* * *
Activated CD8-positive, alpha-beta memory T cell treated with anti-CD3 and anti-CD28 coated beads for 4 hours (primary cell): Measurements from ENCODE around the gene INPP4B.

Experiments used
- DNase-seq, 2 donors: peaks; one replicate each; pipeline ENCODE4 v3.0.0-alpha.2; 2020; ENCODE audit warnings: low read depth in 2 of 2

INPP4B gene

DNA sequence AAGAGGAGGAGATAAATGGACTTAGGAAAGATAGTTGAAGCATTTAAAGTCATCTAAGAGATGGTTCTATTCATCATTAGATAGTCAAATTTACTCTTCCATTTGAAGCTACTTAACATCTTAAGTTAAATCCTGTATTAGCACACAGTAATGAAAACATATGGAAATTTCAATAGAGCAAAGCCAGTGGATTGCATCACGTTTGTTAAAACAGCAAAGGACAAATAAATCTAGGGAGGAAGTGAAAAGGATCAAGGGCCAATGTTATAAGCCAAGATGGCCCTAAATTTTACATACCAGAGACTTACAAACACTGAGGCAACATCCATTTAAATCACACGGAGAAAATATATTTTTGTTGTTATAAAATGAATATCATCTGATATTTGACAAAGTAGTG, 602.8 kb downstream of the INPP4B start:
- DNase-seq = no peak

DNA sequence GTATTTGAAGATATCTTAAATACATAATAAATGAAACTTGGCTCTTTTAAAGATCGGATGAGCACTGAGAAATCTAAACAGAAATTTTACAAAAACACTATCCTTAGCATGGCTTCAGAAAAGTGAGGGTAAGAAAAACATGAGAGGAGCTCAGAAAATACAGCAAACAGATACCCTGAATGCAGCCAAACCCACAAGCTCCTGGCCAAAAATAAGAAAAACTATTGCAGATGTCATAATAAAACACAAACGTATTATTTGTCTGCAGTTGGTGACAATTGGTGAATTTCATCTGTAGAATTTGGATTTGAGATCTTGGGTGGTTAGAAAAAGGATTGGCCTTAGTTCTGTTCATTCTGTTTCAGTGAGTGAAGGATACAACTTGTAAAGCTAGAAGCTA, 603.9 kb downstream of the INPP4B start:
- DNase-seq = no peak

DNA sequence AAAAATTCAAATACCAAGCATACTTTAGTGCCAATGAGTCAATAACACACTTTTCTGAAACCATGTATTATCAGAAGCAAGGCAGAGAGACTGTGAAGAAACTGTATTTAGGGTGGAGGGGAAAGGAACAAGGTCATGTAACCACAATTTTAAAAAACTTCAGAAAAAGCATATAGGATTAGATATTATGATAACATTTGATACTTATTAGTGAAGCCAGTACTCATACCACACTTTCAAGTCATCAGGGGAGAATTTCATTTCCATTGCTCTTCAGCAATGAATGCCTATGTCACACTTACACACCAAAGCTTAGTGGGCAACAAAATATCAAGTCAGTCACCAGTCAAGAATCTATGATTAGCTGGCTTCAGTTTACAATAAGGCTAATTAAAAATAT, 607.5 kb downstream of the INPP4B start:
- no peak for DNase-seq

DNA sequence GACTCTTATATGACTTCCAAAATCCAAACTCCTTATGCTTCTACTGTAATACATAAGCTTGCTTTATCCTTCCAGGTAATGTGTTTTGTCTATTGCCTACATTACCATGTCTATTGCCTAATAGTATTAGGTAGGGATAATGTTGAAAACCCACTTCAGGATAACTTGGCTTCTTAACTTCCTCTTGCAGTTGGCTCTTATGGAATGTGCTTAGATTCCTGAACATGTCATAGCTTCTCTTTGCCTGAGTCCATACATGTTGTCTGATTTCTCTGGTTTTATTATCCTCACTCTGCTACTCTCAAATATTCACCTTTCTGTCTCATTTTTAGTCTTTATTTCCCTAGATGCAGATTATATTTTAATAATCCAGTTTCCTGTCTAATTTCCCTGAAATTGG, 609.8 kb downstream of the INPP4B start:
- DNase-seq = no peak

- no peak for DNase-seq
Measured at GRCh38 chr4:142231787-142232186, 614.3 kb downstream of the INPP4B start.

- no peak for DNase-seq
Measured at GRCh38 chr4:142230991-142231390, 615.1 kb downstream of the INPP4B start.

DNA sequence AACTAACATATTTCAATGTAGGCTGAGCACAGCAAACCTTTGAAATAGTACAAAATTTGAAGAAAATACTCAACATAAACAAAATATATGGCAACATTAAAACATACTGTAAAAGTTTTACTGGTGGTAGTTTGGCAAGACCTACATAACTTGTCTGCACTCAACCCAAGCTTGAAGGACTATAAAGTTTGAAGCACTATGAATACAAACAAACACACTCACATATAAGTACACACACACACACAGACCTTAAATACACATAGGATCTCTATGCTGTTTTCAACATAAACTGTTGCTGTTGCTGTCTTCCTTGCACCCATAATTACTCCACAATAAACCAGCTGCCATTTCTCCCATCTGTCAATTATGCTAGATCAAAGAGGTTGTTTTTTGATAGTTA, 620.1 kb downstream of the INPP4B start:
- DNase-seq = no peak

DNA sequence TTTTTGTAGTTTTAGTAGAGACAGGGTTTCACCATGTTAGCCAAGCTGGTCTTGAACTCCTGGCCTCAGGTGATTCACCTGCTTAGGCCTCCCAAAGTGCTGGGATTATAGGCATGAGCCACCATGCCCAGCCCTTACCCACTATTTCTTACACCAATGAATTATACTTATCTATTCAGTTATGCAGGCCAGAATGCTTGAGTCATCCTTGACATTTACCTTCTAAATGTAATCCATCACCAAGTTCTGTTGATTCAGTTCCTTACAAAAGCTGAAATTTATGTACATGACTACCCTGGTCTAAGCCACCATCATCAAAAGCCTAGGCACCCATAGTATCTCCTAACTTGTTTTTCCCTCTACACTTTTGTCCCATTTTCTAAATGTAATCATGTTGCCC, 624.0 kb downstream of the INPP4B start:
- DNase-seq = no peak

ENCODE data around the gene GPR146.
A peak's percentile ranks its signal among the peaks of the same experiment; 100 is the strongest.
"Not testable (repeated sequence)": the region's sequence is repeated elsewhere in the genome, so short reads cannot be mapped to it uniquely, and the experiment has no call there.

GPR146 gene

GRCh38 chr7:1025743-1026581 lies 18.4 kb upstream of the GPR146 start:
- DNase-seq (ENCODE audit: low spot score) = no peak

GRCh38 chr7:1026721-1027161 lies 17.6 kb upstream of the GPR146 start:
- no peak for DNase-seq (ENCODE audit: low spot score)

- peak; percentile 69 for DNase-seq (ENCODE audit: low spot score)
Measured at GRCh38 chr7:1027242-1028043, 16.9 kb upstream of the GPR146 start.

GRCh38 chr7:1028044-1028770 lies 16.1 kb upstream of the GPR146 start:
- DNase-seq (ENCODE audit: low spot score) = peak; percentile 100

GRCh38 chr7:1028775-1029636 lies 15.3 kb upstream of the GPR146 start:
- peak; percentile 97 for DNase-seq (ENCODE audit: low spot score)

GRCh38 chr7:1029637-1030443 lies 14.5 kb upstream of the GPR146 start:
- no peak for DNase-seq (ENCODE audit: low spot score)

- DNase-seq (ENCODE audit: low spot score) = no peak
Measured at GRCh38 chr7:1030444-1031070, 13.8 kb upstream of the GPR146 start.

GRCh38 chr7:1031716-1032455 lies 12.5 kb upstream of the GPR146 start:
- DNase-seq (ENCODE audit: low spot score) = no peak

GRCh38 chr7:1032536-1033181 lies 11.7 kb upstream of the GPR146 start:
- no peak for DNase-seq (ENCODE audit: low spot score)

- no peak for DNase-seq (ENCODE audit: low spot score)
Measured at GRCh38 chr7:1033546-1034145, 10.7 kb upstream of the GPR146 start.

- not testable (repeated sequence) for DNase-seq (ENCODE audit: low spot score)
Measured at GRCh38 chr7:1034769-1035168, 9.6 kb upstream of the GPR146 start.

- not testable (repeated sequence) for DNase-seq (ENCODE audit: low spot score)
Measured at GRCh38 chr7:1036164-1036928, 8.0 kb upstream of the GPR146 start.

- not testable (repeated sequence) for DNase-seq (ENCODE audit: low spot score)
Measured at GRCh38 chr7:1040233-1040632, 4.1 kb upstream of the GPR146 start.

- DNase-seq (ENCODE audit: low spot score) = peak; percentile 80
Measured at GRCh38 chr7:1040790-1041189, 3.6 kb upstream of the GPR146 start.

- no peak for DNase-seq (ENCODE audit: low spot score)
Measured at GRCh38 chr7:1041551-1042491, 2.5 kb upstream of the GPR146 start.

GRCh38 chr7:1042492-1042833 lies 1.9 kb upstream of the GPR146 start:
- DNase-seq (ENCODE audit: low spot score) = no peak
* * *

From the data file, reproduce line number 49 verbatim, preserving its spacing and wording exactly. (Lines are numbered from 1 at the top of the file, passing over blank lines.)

- not testable (repeated sequence) for DNase-seq (ENCODE audit: low spot score)